Wednesday 22 May, 2019

CBB Governor: Light at the end of economic tunnel

CBB Governor, Cleviston Haynes

CBB Governor, Cleviston Haynes

The period of adjustment the country is currently undergoing is tough and will get tougher. But over the next two years, the economy is expected to improve significantly and provide a much needed ease for Barbadians. 

This from Governor of the Central Bank of Barbados (CBB), Cleviston Haynes as he delivered the third quarter economic review today.  

Haynes said while economic activity contracted by 0.5 percent, by 2019 economic growth is forecasted to be in the range of 0.5 to one percent.  

Since coming into office, government has rolled out the Barbados Economic Recovery and Transformation (BERT) programme; a tough programme which included public sector layoffs, restructuring of foreign and domestic debt as well as a number of new tax measures.  

Haynes told the media while the adjustment will cause Barbadians some pain, economic benefits are on the horizon.  

“The adjustment has to happen; what government is hoping to do is mitigate that pain. The truth of the matter is that the adjustment has to be strong. We have deferred the adjustment for a period of time and now it means the actions we take have to be stronger than if the action had been taken a little earlier.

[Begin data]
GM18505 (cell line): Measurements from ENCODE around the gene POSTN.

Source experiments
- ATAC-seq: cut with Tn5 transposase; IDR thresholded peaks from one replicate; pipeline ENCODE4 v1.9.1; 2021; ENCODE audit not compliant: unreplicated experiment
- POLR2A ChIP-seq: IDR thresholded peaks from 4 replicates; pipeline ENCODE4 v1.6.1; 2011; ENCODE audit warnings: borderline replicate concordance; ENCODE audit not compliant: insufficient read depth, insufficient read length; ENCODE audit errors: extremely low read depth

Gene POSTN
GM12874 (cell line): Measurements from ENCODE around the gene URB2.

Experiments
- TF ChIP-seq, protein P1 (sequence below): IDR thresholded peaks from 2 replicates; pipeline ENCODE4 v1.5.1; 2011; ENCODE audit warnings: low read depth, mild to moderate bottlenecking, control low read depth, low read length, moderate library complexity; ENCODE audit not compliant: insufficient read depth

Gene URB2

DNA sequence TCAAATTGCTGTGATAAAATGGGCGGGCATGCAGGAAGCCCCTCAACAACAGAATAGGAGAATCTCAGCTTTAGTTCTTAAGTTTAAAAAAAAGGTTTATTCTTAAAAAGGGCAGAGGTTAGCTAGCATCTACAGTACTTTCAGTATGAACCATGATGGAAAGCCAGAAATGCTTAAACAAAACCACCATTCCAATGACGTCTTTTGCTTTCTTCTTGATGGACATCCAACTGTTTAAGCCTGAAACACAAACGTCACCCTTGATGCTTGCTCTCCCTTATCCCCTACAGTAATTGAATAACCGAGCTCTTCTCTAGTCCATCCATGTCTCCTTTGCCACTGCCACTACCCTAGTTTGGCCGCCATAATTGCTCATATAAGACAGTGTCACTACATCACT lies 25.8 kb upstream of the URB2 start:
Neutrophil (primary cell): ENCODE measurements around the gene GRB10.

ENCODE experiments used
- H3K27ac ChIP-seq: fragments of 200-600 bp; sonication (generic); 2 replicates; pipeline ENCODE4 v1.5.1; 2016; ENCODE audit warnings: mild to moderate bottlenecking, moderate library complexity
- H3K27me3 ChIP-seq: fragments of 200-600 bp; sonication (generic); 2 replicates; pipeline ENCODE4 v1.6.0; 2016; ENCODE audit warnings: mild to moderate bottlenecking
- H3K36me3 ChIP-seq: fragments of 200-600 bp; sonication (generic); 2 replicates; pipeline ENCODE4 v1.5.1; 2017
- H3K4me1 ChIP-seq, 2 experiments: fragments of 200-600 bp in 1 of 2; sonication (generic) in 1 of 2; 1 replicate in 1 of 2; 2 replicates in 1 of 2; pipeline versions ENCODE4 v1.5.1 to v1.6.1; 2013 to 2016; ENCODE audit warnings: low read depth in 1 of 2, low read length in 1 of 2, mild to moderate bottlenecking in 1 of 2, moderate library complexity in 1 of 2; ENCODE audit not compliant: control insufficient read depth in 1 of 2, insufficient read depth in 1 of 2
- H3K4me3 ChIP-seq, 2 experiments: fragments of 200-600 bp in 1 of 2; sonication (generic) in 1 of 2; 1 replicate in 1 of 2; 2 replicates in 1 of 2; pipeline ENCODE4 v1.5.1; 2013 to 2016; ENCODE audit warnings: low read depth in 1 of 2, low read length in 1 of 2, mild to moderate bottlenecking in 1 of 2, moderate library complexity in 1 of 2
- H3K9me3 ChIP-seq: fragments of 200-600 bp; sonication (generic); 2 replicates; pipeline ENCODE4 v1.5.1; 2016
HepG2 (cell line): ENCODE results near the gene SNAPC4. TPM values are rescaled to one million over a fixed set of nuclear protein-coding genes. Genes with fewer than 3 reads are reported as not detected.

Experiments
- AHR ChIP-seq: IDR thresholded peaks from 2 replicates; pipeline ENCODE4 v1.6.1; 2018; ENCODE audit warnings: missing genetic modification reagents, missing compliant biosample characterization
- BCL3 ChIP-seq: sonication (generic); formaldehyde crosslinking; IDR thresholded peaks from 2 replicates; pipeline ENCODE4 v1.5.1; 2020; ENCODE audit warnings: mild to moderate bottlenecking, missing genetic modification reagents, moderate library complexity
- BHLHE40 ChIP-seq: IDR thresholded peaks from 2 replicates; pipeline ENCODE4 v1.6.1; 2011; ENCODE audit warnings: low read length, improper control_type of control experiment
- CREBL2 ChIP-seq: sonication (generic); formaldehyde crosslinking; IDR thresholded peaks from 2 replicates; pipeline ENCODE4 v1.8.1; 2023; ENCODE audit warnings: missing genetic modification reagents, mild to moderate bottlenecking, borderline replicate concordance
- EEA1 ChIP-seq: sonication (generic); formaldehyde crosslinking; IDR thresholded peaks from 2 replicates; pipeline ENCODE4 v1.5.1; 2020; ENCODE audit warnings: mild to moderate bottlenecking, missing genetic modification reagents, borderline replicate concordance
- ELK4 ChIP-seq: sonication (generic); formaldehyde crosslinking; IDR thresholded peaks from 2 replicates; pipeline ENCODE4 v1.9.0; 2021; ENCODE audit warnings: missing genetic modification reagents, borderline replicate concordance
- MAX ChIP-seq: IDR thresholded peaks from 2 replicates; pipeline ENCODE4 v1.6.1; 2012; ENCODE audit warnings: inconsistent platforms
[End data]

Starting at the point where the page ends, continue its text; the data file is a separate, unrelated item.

Once we can get pass these first 18 to 24 months then the benefits of the [BERT] programme become clearer.” 

On the positive side, Haynes said the level of international reserves has improved over the last quarter to $570 million, equivalent to 7.4 week of import cover. This was due mostly to the initial injection of funds from the International Monetary Fund (IMF).  

In addition, government was able to run a primary surplus of $235 million and the overall deficit declined to $34 million.  

He explained government's enhanced revenue performance was due to the some of the new taxes introduced in the mid-year budget. The new Fuel Tax provided roughly $8 million since its implementation and the other tax measures garnered $24 million, while the foreign exchange fee brought in $18 million. 

Tourism receipts were $936 million, a slight improvement over the same period last year and was due mostly to an increase in long stay visitors from the US and Canadian markets.

 

 

 

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